Uber’s Secret Weapon
What Future Founders Can Learn From Ryan Graves
It’s easy to fantasize about building a startup and making it big, but it’s much harder to turn those dreams into a reality. The media and entertainment industries have glamorized the process, neatly trimming the hard times of entrepreneurship to fit into feature length films and buzzy posts on social media. But for every story of a college kid turned billionaire, there’s an unsung hero hustling hard under the radar whom we can actually relate to. This is the story of how Ryan Graves helped build Uber.
It all starts with hustle and grind.
Ryan started with a lot of hustle. He didn’t think he had any kind of intellectual capacity over anyone else that would set him apart. He’s not an engineer and wasn’t a great student. However, when he got to college, he realized the only way he was going to be successful was to out hustle everyone else. So that’s what he did. His grades picked up, and he began to develop a passion for hard work.
Ryan began putting career decisions first and soon found himself working at General Electric (GE). While at GE, however, he had an itch to build something himself. At GE, it was common to stay at the company your entire career and receive the gold watch upon retirement. Ryan didn’t want that. He wanted to start and grow something from scratch and try to make a dent in the world.
SocialDreamium was his side project while working at GE. It was essentially TweetDeck, and a short-lived project, but helped him gain product experience as a founder. With his co-founder, he wrote specs for products and sold them while wearing all the hats that startup founders do. It was an unsuccessful company, but it gave him the entrepreneurial outlet he needed while he was working at GE to feel alive.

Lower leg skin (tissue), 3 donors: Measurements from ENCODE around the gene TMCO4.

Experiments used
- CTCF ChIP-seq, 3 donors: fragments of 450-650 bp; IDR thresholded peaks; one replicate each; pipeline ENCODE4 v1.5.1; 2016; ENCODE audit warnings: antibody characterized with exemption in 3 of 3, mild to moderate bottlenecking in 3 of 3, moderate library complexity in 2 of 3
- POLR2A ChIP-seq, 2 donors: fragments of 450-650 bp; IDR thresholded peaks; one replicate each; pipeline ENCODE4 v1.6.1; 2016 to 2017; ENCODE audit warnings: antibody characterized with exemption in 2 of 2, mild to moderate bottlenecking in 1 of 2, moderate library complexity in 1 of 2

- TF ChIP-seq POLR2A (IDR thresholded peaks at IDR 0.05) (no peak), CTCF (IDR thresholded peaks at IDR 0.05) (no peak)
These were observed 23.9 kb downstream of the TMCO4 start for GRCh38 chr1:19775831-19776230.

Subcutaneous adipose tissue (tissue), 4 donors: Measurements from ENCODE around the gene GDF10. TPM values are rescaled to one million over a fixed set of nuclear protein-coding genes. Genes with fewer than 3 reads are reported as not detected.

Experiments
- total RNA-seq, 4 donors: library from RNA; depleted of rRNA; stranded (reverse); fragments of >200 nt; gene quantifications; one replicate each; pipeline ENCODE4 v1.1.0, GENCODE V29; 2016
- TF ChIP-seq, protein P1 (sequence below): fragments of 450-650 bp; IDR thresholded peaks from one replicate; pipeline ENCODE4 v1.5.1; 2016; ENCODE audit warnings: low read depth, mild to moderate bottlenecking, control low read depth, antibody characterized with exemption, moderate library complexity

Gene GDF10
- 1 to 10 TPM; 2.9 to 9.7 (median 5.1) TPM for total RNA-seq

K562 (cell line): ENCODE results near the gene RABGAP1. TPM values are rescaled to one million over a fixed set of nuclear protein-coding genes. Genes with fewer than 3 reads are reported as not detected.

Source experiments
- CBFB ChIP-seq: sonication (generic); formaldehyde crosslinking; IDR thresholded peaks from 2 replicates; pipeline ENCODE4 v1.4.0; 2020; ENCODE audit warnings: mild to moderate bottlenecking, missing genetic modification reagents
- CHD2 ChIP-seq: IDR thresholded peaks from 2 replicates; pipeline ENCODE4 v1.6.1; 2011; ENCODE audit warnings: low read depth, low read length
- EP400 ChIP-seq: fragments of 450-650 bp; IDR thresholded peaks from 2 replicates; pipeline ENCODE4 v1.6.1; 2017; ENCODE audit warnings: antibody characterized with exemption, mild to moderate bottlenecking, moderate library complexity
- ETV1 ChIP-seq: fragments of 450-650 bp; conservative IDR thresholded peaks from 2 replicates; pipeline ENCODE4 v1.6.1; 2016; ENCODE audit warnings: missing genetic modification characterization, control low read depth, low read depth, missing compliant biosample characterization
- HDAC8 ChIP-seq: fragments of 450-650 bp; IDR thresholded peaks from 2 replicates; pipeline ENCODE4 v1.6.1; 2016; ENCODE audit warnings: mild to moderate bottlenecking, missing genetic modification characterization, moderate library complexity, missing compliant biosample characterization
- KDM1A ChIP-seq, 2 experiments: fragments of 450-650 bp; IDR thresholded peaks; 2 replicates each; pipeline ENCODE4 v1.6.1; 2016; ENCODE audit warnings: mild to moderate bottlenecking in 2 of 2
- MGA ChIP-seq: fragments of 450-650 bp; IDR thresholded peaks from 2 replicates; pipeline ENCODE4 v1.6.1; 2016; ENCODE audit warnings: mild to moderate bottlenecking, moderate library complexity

Tell the better story.
If you’ve been following Uber over the past four or five years, this is the part of the story you’re probably familiar with: Ryan really wanted to get out of GE and work at a startup. His next attempt to break into startups was with Foursquare. After unsuccessfully applying several times, Ryan went door-to-door to bars and restaurants and convinced 30 prospects to run mayor deals on Foursquare. He sent his work to the company and was able to get an introduction to Dennis Crowley, who set him up with an internship at Foursquare.
While on Twitter one day, Ryan noticed a tweet from Travis Kalanick: “Looking for PM killer. Any tips?” Ryan was hustling and following Travis because he knew Travis was tapped into Silicon Valley and investing in companies. So Ryan followed up with: “Here’s a tip: email me,” and gave Travis his email. That was how he met Travis and Garrett. He flew out to New York to meet Travis and Garrett, and was finally able to capitalize on putting himself in the right position; he had a story to tell and Travis bought it. Ryan joined Travis and Garrett in getting ready to launch what was then called UberCab, eventually moving to San Francisco and growing Uber. It was all because of hustle, putting himself in the right position, and meeting as many people as possible.